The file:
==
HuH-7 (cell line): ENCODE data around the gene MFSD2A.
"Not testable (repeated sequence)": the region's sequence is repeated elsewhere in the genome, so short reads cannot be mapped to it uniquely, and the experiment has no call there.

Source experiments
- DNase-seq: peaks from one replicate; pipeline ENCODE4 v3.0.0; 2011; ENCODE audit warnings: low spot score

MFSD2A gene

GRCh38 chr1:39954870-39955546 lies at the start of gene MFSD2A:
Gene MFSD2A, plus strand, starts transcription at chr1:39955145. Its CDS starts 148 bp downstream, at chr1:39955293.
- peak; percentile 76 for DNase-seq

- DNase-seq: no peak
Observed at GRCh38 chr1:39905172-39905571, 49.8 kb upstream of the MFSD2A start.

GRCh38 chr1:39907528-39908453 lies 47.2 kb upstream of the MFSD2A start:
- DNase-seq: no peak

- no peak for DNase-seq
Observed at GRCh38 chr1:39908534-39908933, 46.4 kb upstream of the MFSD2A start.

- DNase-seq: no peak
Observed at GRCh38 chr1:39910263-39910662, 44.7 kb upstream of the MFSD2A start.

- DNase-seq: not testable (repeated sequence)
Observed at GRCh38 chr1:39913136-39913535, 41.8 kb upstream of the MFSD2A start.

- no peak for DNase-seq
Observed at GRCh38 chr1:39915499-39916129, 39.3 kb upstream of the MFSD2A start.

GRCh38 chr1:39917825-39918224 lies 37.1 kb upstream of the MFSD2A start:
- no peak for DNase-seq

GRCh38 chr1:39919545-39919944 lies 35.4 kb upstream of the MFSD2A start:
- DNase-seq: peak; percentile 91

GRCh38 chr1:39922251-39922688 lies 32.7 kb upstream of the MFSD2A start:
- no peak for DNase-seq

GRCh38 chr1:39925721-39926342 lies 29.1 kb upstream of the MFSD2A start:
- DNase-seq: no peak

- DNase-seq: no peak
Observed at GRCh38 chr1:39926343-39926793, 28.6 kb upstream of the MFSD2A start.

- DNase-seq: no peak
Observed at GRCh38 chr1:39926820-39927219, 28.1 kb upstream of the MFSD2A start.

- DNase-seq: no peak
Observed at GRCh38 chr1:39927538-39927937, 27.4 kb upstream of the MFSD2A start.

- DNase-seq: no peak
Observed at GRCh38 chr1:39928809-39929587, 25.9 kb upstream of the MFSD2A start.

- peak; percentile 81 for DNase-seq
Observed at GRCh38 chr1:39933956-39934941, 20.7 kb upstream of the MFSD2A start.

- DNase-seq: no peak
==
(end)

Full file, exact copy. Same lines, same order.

HuH-7 (cell line): ENCODE data around the gene MFSD2A.
"Not testable (repeated sequence)": the region's sequence is repeated elsewhere in the genome, so short reads cannot be mapped to it uniquely, and the experiment has no call there.

Source experiments
- DNase-seq: peaks from one replicate; pipeline ENCODE4 v3.0.0; 2011; ENCODE audit warnings: low spot score

MFSD2A gene

GRCh38 chr1:39954870-39955546 lies at the start of gene MFSD2A:
Gene MFSD2A, plus strand, starts transcription at chr1:39955145. Its CDS starts 148 bp downstream, at chr1:39955293.
- peak; percentile 76 for DNase-seq

- DNase-seq: no peak
Observed at GRCh38 chr1:39905172-39905571, 49.8 kb upstream of the MFSD2A start.

GRCh38 chr1:39907528-39908453 lies 47.2 kb upstream of the MFSD2A start:
- DNase-seq: no peak

- no peak for DNase-seq
Observed at GRCh38 chr1:39908534-39908933, 46.4 kb upstream of the MFSD2A start.

- DNase-seq: no peak
Observed at GRCh38 chr1:39910263-39910662, 44.7 kb upstream of the MFSD2A start.

- DNase-seq: not testable (repeated sequence)
Observed at GRCh38 chr1:39913136-39913535, 41.8 kb upstream of the MFSD2A start.

- no peak for DNase-seq
Observed at GRCh38 chr1:39915499-39916129, 39.3 kb upstream of the MFSD2A start.

GRCh38 chr1:39917825-39918224 lies 37.1 kb upstream of the MFSD2A start:
- no peak for DNase-seq

GRCh38 chr1:39919545-39919944 lies 35.4 kb upstream of the MFSD2A start:
- DNase-seq: peak; percentile 91

GRCh38 chr1:39922251-39922688 lies 32.7 kb upstream of the MFSD2A start:
- no peak for DNase-seq

GRCh38 chr1:39925721-39926342 lies 29.1 kb upstream of the MFSD2A start:
- DNase-seq: no peak

- DNase-seq: no peak
Observed at GRCh38 chr1:39926343-39926793, 28.6 kb upstream of the MFSD2A start.

- DNase-seq: no peak
Observed at GRCh38 chr1:39926820-39927219, 28.1 kb upstream of the MFSD2A start.

- DNase-seq: no peak
Observed at GRCh38 chr1:39927538-39927937, 27.4 kb upstream of the MFSD2A start.

- DNase-seq: no peak
Observed at GRCh38 chr1:39928809-39929587, 25.9 kb upstream of the MFSD2A start.

- peak; percentile 81 for DNase-seq
Observed at GRCh38 chr1:39933956-39934941, 20.7 kb upstream of the MFSD2A start.

- DNase-seq: no peak